Adding Workbox to a @vue/cli PWA

Workbox is the workhorse for progressive web apps of today. With only a few lines of code we get precaching, runtime caching and offline mode. In this post I’ll show how to add Workbox to an existing PWA built with @vue/cli and the pwa plugin to obtain a perfect score of 100 in Google’s Lighthouse tool.

Our current project is using the @vue/cli pwa plugin and already has a service worker. As outlined in the previous post on push notifications, it is the service worker that enables us to send push notifications. However, no precaching, runtime caching or offline mode has been implemented yet. Although it is possible to write all the code for these functionalities in the service worker yourself, it is difficult, tedious and error prone. That’s exactly why Google created Workbox: as a wrapper around all the difficult bits and pieces involved when working with service workers.

But adding Workbox to my project was a bumpy road. With lots of googling, following tutorials and reading I finally created a working example and now I am ready to explain how all this ties together.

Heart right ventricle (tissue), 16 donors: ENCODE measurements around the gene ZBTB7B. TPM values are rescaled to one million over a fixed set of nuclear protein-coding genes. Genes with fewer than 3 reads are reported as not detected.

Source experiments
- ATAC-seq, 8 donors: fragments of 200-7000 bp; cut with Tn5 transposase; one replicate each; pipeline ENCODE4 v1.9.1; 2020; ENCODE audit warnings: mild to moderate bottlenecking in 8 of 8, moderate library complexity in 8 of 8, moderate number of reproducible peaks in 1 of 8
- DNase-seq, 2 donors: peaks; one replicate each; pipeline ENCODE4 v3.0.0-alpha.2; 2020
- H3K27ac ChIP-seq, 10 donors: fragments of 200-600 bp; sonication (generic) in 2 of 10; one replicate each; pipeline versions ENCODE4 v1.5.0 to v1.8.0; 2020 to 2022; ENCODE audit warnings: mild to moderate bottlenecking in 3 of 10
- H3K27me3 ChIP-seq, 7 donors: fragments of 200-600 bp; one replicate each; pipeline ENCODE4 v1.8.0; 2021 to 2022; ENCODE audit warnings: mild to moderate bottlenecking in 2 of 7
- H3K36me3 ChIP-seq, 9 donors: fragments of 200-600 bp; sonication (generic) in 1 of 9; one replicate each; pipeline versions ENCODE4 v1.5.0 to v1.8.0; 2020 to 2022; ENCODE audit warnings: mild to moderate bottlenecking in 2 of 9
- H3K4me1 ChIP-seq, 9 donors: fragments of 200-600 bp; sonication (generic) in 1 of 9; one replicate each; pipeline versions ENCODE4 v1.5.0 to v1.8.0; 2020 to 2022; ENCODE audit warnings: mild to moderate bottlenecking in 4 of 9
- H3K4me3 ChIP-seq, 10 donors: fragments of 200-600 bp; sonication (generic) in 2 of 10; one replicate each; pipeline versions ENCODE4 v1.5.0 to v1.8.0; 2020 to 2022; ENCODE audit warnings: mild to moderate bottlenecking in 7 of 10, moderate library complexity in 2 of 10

So, today we are going to extent the version that we have built in the previous post. Remember we have a repository for the frontend app built with @vue/cli and another repository for the Laravel API. For this post, we are using the code from release v0.3 of the frontend app.

Outline of this post

Combining the @vue/cli pwa plugin with workbox
- what is generated by @vue/cli when building for production?

Precaching the app shell
- update previously cached items
- clean up items that are no longer needed
- cache new items

Let the user decide when the updated service worker activates
- start with automatically activating the updated SW
- add button to let the user decide

Runtime caching of fonts, css frameworks and so on
- Google font
- Font awesome via CDN
- caching strategies

Offline mode
- does it work for the ‘about’ page?

Lighthouse score

@vue/cli pwa plugin and workbox